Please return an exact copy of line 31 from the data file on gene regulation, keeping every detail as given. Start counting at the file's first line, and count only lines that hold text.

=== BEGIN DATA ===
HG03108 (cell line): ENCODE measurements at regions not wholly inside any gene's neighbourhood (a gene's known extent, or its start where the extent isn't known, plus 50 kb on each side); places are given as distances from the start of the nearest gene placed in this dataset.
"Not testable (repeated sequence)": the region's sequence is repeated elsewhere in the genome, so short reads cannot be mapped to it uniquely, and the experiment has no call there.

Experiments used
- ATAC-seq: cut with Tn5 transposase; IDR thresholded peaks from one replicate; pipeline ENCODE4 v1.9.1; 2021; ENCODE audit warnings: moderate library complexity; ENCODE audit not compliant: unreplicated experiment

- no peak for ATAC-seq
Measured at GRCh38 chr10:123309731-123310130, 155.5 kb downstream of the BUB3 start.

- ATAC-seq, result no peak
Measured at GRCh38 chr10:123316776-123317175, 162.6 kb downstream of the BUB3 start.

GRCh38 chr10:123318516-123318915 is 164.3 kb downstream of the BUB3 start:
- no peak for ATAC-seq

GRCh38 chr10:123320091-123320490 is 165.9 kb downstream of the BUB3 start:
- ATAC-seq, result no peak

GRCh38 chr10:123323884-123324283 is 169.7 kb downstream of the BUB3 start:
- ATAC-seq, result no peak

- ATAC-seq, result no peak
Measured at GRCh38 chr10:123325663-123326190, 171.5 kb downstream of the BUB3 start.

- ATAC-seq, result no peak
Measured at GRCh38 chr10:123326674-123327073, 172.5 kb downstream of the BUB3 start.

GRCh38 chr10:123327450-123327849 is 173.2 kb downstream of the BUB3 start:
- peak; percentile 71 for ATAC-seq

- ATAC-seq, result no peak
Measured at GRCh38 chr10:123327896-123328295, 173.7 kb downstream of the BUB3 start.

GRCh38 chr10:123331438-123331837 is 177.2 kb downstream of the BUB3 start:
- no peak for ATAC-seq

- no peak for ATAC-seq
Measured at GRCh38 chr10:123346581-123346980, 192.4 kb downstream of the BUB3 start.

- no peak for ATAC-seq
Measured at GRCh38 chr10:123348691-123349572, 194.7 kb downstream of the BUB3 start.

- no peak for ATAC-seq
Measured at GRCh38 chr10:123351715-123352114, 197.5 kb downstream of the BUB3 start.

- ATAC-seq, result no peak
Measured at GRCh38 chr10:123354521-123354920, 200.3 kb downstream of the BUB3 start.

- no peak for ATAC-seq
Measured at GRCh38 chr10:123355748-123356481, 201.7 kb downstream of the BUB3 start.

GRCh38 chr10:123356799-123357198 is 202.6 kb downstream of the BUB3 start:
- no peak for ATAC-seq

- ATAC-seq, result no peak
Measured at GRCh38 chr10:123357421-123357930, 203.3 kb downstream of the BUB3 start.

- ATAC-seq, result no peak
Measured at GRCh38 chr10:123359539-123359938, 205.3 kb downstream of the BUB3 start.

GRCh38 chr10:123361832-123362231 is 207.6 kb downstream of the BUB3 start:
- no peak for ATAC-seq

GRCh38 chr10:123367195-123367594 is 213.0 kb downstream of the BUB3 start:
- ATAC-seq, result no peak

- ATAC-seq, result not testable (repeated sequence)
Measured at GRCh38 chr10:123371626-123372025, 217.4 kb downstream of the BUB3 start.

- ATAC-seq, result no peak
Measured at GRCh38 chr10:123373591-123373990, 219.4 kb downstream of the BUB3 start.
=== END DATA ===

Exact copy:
- ATAC-seq, result no peak